When you see a wine called Chateau Lafitte, your first thought might be to wonder if there are any attorneys in France. After all, it's just one letter different from the famous Chateau Lafite, and so they could easily be mistaken. Imagine if someone in California called their wine Robert Mondavvi, or Berringer (the winery Beringer has only one "r.") The line of attorneys would pile passed the vines.
But, of course, there's a simple explanation, one which wouldn't even bat one's eye. The famous Chateau Lafite in Pauillac was founded by the La Fite family, who later joined the two words into Lafite. Chateau Laffite was founded by Raymond Laffite in 1763, a well-known wine merchant of the time. Well, there goes that retainer.
Lafitte will never attain the heights, or price, of Lafite, but it has been a highly respected property for over 150 years. Through the years, it has had a succession of owners. Still, the current ones, who own several properties in Meynac, decided to improve the wine by hiring one of the most famous winemaking consultants in the world, Michell Rolland.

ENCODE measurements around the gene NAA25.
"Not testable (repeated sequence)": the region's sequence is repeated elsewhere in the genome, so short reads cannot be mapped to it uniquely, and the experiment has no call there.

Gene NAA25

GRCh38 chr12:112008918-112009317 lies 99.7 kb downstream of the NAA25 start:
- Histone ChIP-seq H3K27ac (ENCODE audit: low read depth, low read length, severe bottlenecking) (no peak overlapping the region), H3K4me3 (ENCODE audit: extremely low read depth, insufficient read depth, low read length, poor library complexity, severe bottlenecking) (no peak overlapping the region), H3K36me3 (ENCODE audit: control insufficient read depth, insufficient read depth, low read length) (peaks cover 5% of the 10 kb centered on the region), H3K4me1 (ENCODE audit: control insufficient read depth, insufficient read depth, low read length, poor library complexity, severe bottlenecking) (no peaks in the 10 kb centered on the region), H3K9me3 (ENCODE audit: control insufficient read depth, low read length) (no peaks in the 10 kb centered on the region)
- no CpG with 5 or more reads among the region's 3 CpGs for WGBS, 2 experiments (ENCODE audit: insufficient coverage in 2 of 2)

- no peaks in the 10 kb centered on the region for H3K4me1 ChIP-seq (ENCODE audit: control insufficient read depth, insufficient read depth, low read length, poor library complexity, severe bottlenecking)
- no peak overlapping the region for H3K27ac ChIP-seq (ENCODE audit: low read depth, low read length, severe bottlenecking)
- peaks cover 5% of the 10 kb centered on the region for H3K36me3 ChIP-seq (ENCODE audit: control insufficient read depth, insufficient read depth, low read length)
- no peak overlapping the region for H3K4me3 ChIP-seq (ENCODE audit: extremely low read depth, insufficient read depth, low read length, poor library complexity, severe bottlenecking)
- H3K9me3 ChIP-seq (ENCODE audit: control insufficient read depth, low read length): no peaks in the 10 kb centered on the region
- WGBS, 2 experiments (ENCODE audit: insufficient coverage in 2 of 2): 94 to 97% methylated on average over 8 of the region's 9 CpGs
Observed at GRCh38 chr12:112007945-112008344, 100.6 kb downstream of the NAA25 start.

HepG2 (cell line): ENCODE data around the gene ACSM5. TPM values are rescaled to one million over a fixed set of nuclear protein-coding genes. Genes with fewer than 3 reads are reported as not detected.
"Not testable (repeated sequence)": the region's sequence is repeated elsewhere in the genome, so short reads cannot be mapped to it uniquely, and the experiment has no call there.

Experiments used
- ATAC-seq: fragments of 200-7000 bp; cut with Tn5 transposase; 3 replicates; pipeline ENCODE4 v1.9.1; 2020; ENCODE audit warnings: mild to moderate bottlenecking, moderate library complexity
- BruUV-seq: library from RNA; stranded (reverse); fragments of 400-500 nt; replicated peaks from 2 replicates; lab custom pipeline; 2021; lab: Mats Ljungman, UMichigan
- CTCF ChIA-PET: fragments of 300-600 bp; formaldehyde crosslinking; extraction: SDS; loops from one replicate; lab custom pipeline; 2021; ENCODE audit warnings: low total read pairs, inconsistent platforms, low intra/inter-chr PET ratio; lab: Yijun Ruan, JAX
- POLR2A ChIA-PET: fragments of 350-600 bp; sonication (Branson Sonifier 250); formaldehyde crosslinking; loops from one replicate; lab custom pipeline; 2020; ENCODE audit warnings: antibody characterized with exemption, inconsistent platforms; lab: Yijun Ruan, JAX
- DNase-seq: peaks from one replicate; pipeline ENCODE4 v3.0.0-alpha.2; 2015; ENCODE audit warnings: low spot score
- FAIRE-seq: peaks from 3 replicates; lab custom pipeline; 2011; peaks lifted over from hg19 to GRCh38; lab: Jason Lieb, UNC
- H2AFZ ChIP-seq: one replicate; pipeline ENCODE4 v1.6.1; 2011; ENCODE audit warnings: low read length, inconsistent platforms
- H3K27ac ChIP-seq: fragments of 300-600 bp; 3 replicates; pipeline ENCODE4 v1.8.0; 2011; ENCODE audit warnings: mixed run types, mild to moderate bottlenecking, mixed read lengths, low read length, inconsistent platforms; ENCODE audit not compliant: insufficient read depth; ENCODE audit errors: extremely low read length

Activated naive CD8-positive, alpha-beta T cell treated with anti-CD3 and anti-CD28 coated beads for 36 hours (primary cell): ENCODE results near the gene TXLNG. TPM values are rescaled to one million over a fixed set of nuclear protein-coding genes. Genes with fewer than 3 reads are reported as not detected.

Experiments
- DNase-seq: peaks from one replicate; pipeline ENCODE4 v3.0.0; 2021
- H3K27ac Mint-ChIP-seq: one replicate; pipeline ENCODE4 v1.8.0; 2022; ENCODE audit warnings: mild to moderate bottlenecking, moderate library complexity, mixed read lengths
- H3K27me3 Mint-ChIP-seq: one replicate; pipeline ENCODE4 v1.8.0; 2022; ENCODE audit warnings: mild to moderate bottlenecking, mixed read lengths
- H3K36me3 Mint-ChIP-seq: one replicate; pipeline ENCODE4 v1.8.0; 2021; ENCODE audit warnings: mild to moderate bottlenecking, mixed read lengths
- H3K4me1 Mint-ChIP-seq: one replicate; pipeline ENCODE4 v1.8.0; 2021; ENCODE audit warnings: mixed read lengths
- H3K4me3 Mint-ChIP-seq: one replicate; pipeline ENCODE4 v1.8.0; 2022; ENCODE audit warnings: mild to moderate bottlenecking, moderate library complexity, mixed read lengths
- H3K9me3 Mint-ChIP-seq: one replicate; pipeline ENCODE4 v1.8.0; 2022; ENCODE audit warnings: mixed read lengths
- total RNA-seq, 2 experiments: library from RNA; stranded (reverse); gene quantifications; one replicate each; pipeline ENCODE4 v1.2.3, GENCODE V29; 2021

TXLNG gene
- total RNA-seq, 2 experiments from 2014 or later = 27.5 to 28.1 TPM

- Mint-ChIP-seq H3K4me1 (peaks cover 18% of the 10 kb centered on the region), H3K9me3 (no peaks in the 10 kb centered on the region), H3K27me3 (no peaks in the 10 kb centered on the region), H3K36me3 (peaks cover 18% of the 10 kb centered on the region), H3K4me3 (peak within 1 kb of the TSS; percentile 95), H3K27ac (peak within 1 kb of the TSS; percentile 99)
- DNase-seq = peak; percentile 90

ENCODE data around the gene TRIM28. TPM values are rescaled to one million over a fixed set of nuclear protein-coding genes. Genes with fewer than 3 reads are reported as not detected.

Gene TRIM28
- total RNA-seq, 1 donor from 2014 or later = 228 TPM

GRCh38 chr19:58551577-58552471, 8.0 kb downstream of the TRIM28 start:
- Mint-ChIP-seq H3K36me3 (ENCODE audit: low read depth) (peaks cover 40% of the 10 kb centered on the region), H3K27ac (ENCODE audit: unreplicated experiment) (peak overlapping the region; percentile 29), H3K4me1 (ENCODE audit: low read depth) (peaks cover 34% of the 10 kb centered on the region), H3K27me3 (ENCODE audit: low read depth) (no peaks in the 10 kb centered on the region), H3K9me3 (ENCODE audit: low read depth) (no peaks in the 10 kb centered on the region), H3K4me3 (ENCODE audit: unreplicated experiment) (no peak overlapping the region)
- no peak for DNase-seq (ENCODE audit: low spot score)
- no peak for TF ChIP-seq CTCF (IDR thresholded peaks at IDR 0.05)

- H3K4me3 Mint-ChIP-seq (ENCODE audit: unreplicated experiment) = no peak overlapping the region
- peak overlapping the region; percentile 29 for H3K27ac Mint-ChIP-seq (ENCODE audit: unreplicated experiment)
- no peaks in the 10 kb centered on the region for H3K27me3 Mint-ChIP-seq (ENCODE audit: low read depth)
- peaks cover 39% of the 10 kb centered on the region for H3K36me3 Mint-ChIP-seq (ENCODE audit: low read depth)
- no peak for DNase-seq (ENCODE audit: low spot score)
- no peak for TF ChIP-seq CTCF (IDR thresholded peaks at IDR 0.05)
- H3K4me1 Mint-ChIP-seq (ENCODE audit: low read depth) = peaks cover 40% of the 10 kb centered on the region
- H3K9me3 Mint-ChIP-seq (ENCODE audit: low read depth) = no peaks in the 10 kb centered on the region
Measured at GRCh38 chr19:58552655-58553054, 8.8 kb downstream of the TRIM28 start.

One man can make a difference, and it is rather obvious here. The grapes are the same, 75% Merlot, 20% Cabernet Sauvignon and 5% Cabernet Franc, but the wine is other-worldly. Here is Bordeaux at its best, showing off the dense soil for character and blissful winemaking. It allows mature grapes to flaunt in the face of a masterful dish of roast beef in a Cognac; black pepper cream finished with morels.